According to Newzoo, of the 1.3 billion gamers worldwide, 256 million are eSports fans today. That number will grow to 385 million by 2017. ESports generated over $493 million in revenues last year and are expected to jump to $696 million this year.
When you look at the gaming landscape, the only thing as “hot “as eSports is virtual reality. Newzoo forecasts global virtual reality and augmented reality will generate $569 billion by 2025. And gamers will be a big part of that revenue, with projections of spending $100 million on VR hardware by 2018.
The Electronic Sports League (ESL), and one of the giants in both the tech and gaming markets, Intel, are already laying the groundwork for virtual reality eSports. The eleventh season of the Intel Extreme Masters (IEM) eSports tournament just concluded in Katowice, Poland over two sold-out weekends this month. Over 173,000 people attended and another 40 million people tuned into the livestreams across Twitch, Twitter, and a dozen television networks globally. IEM Season 12 will kick off its year-long tournament tour schedule on May 6 in Sydney, Australia.
Intel is becoming more diverse, announcing an ambitious plan to add more women and minority workers to its ranks.
Since January, roughly 17% of Intel’s senior hires were historically under-represented minorities — about double the rate last year. Intel also doubled its senior hiring among women to 33%
Moreover, roughly 41% of Intel’s hires for the year so far have been diverse. Up from about 30% a year ago. The diverse hiring has occurred throughout the company, including the engineering, human-resources and finance departments. Intel has roughly 106,000 employees.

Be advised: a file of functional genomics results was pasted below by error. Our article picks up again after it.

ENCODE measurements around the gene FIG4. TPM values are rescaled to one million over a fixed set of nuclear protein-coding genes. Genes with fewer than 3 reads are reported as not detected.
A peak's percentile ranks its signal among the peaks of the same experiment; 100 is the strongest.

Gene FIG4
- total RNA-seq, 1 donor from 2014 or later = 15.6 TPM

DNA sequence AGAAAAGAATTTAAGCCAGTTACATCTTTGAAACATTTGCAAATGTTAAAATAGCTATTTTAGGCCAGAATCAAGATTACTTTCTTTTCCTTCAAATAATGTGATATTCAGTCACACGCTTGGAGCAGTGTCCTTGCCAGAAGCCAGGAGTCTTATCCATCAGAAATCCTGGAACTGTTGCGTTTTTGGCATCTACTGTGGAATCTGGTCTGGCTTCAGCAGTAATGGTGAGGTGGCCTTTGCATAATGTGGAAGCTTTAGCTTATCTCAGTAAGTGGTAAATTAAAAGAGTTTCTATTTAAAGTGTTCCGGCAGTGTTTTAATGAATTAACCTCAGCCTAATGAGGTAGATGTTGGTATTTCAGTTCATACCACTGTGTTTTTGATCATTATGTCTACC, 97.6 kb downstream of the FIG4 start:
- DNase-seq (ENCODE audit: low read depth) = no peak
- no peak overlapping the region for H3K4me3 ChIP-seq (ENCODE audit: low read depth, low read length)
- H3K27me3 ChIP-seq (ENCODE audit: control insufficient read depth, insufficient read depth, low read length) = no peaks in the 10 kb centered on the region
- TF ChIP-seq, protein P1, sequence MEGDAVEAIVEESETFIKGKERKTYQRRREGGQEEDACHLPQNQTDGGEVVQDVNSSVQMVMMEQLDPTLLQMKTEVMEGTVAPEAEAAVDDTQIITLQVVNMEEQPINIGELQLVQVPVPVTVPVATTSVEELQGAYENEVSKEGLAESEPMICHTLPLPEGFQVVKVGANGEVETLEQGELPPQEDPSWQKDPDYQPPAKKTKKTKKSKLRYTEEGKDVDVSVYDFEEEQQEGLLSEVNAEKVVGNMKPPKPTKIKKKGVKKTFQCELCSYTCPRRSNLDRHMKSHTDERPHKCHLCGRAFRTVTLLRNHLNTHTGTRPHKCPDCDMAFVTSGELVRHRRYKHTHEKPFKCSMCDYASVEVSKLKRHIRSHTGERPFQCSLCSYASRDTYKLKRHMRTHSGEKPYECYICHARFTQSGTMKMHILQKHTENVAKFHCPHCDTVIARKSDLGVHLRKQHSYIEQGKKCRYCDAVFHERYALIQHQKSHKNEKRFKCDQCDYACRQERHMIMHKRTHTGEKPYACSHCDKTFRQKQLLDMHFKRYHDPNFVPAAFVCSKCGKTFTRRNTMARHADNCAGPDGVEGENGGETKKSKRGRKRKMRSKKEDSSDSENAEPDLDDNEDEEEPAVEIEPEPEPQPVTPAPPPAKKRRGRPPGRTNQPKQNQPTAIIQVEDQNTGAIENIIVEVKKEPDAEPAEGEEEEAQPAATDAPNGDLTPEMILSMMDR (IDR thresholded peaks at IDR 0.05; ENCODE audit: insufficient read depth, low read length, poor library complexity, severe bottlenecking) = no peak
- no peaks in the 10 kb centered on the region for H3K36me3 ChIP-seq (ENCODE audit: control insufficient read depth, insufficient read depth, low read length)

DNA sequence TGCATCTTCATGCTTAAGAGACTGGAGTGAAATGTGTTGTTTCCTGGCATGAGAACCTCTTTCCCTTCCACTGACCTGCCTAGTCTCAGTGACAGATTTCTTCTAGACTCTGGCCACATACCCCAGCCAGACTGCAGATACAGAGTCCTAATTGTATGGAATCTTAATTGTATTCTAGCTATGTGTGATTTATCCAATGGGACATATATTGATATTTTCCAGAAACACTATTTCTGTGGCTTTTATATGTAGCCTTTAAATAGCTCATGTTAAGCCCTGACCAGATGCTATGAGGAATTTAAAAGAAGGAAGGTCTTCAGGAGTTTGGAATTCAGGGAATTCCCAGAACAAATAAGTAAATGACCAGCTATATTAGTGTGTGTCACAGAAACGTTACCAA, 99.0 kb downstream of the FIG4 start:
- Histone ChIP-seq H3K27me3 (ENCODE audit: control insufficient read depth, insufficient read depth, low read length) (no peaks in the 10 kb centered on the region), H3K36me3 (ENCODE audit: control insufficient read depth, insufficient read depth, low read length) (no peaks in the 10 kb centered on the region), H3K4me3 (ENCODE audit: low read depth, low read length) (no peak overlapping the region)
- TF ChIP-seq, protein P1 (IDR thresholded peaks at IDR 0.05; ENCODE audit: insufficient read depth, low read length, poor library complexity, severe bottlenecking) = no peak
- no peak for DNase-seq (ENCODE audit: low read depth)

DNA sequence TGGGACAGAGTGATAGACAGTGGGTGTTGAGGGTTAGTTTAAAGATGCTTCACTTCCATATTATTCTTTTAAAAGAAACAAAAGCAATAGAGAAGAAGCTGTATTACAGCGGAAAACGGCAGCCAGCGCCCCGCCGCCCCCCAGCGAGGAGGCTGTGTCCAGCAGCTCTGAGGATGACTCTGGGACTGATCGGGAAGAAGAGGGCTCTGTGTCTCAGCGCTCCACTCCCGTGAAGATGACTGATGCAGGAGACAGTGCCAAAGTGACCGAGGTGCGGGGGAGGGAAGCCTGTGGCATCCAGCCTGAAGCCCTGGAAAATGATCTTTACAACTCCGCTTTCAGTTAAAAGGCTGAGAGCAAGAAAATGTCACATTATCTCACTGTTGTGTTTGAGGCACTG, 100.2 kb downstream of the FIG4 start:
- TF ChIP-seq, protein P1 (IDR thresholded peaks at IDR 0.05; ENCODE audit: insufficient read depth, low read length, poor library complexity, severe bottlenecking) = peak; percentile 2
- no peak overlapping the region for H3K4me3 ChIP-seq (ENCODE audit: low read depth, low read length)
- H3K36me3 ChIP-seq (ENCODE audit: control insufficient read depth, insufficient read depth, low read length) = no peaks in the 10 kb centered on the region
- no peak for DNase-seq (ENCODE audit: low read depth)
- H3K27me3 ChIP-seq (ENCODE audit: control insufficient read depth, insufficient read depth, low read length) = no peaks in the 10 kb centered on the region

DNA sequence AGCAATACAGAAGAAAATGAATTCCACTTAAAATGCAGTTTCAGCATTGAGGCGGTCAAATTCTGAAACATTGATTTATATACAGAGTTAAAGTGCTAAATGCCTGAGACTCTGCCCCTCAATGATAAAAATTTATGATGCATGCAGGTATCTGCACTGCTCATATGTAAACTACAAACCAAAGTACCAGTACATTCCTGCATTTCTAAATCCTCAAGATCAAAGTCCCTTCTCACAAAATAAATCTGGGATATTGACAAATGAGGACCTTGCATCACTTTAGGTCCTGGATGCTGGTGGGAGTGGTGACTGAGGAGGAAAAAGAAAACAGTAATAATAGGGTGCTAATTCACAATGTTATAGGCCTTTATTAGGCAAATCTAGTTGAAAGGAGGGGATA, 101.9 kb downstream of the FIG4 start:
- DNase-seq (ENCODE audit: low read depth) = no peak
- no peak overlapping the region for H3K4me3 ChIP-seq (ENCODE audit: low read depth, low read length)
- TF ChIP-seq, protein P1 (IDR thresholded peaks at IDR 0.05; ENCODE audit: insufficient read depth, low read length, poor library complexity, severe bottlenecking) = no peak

Intel Corporation surveyed 12,000 people aged 18 and older in eight countries. The survey revealed that Millennials are tech-savvy young adults who grew up with smartphones and iPads. However, many think technology makes people less human.The survey also revealed that 18 to 24-year-olds want technology to be more personal and know their habits. Older women and those living in emerging markets are the most enthusiastic about the role technology can play in their lives, the findings showed.
Close to 90 percent of young adults questioned in the poll said innovations in technology make life easier, but about 60 percent admitted people rely on it too much and that it can be dehumanizing. Seventy percent said technology enhances their personal relationships and about half believe it will have a good impact on education, transportation and healthcare.
Women age 45 and older, and those living in emerging markets such as Brazil and India, are more enthusiastic about the impact technology could have on their lives. In China, more than 70 percent of women said technology is not used enough.
The findings showed that Italians and Japanese held the most negative attitudes toward technology.The survey, which was conducted in Brazil, China, France, India, Indonesia, Italy, Japan and the United States from July 28 to August 15, has a margin of error of plus or minus 0.89 percentage points.
This year 3D printers were the talk of the town in New York’s Makerfaire. Held over the held only, at the New York Hall of Science in Corona, Queens. The show highlighted the creations of hobbyists, hackers, and craftspeople in everything from electronics to rocketry to beadwork. 3D printers and related technologies—from established companies and newcomers were the featured attraction. Intel futurist Brian David Johnson introduced Jimmie, an open-source 3D-printed robot, in a special presentation, and 3D printers occupied a large area within the show.